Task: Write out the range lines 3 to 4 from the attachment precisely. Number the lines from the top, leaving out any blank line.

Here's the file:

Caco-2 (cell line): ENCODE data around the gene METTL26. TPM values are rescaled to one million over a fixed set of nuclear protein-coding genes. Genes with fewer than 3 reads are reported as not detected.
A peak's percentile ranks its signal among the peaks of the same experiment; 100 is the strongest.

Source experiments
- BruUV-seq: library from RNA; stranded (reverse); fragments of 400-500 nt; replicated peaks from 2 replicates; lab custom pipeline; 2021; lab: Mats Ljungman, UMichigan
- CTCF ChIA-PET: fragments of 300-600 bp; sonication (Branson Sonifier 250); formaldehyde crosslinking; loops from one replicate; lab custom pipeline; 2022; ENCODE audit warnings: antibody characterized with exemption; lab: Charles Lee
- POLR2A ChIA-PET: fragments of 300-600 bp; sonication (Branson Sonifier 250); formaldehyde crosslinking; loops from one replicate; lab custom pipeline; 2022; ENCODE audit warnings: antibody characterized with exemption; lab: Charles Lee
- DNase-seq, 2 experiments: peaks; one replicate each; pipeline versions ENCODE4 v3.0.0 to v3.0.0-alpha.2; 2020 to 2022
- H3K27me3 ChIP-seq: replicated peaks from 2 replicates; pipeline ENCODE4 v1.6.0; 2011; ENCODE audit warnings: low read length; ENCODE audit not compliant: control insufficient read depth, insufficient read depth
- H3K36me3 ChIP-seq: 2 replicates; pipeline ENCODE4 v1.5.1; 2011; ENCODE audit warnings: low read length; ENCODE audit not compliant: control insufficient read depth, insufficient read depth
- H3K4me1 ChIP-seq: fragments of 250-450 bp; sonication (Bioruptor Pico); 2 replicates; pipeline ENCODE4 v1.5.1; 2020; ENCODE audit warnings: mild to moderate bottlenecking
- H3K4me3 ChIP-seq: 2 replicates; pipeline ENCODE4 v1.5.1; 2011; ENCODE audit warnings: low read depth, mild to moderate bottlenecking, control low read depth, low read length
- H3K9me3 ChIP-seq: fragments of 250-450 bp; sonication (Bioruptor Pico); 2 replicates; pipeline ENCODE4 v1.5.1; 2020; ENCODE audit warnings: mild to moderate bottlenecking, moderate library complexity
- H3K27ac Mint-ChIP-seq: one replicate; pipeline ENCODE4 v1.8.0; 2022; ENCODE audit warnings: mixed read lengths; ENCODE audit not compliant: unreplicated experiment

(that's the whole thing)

Source experiments
- BruUV-seq: library from RNA; stranded (reverse); fragments of 400-500 nt; replicated peaks from 2 replicates; lab custom pipeline; 2021; lab: Mats Ljungman, UMichigan